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Starter solenoid power

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DLrocket89

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Quick question...in a typical GA aircraft, does the power for the starter get routed through the solenoid that controls the rest of everything, or not? I know they can't handle the amps, but for the intermittant use that is a starter, maybe it would be OK?

What's the logic behind the setup? I have ideas both ways, I don't want to bias the discussion though...
 

TFF

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One aircraft I work on has the battery going directly to the starter solenoid first but a jumper goes from the hot side of the start solenoid to the master. Starter gets the straightest shot that way.
 

djschwartz

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There are two connections to a starter. One operates the solenoid to engage the starter. This is a moderate current circuit, typically 10 - 20 amps depending on the starter, and is routed through the master switch so that the starter cannot be accidentally engaged when the master is off. The second connection is the power for the starter motor itself. This is very high current, as much as 100 amps, and comes directly from the battery to the starter. There is a sample aircraft wiring diagram is this presentation on EAA Chapter 902's web site under "Builder's Corner".

http://www.eaa902.org/WiringTips.pdf
 

DLrocket89

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There are two connections to a starter. One operates the solenoid to engage the starter. This is a moderate current circuit, typically 10 - 20 amps depending on the starter, and is routed through the master switch so that the starter cannot be accidentally engaged when the master is off. The second connection is the power for the starter motor itself. This is very high current, as much as 100 amps, and comes directly from the battery to the starter. There is a sample aircraft wiring diagram is this presentation on EAA Chapter 902's web site under "Builder's Corner".

http://www.eaa902.org/WiringTips.pdf
That works, thanks!

...I was figuring on a starter being more like 500 amps.
 

djschwartz

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...I was figuring on a starter being more like 500 amps.
The starter will draw a brief surge as it first engages and begins to turn, and it can also draw a lot of current if it stalls. The amount of current you need to plan on, and thus the main starter current wire size does depend on the engine. It also depends on the starter. The newer lightweight starters actually draw less current for the same cranking ability than the older ones. 100 amps is a reasonable amount to plan on for a smaller engine (O-200, O-235, etc.) If you're starting an IO-540 with an older starter you might want to plan on 200 amps. You would probably want a bigger battery as well.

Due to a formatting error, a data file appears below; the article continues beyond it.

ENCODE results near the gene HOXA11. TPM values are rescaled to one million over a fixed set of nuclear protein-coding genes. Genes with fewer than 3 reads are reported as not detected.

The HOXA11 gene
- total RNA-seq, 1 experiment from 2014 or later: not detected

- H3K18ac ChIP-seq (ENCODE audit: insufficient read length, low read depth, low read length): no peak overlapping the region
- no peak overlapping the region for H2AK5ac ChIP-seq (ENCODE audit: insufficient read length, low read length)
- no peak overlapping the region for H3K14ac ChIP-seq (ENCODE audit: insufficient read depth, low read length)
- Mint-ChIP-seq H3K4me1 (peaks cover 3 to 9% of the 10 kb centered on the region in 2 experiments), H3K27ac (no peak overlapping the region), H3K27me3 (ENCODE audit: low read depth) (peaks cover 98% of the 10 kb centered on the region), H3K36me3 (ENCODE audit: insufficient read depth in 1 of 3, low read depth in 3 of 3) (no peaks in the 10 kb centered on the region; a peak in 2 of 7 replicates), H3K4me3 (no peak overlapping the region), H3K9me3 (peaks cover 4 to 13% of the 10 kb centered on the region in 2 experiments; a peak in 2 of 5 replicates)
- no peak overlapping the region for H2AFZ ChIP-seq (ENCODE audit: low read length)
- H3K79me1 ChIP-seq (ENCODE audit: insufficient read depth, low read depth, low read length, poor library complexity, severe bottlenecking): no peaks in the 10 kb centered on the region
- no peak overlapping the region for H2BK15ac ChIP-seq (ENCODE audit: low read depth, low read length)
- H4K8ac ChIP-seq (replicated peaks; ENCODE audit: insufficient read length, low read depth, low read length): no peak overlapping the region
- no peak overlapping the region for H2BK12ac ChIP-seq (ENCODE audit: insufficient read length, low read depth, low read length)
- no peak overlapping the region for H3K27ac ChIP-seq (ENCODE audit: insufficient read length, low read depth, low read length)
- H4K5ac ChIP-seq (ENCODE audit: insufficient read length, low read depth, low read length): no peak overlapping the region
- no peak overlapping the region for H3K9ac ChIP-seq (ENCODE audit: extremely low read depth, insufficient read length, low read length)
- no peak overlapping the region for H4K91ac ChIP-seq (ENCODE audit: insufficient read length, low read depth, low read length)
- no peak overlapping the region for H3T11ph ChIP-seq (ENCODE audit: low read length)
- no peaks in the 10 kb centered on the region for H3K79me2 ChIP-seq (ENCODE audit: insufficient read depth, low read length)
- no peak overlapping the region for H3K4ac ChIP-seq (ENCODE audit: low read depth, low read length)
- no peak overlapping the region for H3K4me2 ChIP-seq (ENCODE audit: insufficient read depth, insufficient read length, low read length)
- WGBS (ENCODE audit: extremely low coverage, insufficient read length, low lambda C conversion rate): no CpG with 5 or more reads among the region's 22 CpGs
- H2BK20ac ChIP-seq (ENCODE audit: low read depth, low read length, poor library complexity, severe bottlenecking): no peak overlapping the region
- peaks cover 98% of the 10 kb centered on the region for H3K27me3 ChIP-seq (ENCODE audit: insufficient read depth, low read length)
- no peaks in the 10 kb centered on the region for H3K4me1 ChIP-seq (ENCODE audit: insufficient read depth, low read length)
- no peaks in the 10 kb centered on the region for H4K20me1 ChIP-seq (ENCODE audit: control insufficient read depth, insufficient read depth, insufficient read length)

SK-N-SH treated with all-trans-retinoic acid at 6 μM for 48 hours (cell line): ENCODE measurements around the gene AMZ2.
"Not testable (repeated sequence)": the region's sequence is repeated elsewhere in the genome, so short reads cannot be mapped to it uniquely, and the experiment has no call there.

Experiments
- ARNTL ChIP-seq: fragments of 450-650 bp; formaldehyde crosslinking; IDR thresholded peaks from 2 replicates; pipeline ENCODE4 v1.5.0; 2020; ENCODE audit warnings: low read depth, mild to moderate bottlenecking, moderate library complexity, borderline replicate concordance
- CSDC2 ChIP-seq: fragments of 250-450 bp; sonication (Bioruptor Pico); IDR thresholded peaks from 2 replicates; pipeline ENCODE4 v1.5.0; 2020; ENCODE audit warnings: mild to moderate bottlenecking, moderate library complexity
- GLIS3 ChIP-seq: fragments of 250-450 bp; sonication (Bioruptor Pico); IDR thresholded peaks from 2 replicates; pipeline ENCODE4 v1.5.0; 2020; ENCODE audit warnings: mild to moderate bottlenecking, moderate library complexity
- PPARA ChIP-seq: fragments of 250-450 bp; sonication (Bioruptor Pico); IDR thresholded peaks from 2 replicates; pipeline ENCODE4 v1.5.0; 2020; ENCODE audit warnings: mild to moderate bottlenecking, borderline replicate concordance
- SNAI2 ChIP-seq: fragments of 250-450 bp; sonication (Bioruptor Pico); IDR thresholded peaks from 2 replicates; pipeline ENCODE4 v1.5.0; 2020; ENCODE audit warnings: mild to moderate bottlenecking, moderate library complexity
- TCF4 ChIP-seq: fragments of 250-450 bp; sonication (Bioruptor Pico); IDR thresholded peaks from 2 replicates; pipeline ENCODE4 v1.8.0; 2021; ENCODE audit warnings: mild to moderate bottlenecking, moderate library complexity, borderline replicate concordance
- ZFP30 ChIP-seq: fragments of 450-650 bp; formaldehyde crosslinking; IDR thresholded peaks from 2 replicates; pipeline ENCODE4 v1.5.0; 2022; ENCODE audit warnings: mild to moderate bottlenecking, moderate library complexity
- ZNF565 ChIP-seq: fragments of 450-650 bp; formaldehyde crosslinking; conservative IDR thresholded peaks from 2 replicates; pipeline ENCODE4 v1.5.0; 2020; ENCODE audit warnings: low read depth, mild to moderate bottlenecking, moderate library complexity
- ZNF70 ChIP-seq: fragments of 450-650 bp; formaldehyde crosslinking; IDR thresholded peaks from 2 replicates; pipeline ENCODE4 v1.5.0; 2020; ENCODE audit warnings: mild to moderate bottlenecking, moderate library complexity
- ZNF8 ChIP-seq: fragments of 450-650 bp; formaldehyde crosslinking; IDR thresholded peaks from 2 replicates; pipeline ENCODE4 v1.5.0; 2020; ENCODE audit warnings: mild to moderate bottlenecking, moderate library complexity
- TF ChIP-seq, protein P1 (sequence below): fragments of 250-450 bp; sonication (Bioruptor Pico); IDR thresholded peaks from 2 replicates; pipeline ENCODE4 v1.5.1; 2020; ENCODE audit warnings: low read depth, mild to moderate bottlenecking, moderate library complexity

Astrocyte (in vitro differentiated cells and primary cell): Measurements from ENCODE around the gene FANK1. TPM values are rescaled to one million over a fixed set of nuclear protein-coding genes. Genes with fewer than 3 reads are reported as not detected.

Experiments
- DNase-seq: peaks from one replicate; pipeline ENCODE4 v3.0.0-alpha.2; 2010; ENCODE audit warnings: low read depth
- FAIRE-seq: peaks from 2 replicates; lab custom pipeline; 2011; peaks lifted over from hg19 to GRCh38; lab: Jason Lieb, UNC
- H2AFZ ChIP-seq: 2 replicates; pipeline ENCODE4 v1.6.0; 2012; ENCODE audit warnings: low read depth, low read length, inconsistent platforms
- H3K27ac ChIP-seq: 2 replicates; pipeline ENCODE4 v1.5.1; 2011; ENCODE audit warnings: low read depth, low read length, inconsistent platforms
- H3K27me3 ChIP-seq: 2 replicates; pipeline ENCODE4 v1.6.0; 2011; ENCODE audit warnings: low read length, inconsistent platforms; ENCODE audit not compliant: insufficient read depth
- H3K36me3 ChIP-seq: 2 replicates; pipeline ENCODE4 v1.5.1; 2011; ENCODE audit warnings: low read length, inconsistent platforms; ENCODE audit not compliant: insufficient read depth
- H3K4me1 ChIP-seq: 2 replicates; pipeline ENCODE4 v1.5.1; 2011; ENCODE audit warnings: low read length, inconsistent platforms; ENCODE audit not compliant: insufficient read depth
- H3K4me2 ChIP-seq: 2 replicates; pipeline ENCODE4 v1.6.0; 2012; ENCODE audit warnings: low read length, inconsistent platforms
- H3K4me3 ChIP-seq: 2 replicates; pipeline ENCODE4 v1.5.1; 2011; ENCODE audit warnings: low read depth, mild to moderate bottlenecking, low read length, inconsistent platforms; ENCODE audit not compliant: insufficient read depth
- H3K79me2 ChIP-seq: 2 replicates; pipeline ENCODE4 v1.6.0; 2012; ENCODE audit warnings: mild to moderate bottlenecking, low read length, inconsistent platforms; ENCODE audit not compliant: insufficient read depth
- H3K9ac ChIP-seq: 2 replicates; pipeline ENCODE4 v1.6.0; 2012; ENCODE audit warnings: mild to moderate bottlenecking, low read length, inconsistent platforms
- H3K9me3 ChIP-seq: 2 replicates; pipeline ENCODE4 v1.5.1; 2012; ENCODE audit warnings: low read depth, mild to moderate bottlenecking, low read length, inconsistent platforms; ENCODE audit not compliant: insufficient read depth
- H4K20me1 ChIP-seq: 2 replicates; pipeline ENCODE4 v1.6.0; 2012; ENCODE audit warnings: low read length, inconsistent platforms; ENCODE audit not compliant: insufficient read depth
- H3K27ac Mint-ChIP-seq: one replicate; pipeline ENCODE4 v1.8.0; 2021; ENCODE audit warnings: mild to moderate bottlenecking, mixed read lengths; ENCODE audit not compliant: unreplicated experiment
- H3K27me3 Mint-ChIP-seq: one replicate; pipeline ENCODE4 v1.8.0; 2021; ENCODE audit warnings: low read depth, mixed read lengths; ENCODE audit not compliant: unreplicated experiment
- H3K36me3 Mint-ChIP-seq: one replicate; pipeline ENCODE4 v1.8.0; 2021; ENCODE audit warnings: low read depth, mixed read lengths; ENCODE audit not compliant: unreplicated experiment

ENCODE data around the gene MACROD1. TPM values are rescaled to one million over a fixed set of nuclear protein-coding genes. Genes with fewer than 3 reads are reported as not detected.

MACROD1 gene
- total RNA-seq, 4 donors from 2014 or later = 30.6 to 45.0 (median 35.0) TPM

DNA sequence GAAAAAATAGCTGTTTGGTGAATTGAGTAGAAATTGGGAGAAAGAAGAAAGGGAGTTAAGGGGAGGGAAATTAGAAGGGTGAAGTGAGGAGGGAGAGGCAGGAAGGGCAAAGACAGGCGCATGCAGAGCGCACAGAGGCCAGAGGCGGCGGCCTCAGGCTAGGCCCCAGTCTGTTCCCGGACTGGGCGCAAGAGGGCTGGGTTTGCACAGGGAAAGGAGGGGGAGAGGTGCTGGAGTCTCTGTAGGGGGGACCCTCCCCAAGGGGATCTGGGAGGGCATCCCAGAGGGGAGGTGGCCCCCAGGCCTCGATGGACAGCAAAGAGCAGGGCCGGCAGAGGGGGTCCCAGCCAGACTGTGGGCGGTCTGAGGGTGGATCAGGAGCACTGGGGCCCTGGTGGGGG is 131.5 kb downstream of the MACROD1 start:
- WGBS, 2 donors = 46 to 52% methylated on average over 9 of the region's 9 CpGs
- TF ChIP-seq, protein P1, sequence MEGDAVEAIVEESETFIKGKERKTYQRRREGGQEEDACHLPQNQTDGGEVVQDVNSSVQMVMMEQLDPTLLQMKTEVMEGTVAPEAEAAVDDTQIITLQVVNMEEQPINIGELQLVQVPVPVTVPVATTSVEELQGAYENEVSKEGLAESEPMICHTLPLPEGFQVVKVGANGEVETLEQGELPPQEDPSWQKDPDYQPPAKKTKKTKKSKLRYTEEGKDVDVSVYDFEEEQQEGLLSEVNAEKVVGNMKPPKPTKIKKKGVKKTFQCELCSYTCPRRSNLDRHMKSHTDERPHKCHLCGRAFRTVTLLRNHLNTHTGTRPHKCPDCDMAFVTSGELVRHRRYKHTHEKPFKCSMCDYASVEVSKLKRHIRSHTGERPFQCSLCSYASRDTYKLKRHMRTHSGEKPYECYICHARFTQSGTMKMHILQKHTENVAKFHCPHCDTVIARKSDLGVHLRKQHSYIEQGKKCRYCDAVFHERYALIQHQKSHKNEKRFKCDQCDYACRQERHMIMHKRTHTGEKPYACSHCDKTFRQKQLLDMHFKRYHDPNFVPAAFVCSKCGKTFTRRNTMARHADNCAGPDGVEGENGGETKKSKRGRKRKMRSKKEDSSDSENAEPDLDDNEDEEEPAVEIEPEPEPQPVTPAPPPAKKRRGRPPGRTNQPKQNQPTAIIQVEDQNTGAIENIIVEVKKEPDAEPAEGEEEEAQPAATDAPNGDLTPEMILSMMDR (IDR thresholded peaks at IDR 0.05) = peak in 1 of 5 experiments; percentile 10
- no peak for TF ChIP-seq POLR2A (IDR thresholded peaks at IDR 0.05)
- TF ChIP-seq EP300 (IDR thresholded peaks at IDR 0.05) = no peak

At 500 amps a typical 25 AH light aircraft battery would be completely dead from a fresh, full charge in 3 minutes, assuming it could deliver the current continuously without damage.
 

DLrocket89

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The starter will draw a brief surge as it first engages and begins to turn, and it can also draw a lot of current if it stalls. The amount of current you need to plan on, and thus the main starter current wire size does depend on the engine. It also depends on the starter. The newer lightweight starters actually draw less current for the same cranking ability than the older ones. 100 amps is a reasonable amount to plan on for a smaller engine (O-200, O-235, etc.) If you're starting an IO-540 with an older starter you might want to plan on 200 amps. You would probably want a bigger battery as well.

At 500 amps a typical 25 AH light aircraft battery would be completely dead from a fresh, full charge in 3 minutes, assuming it could deliver the current continuously without damage.
Current plan is actually to use a Mazda rotary conversion, so whatever those starters use...
 

djschwartz

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Current plan is actually to use a Mazda rotary conversion, so whatever those starters use...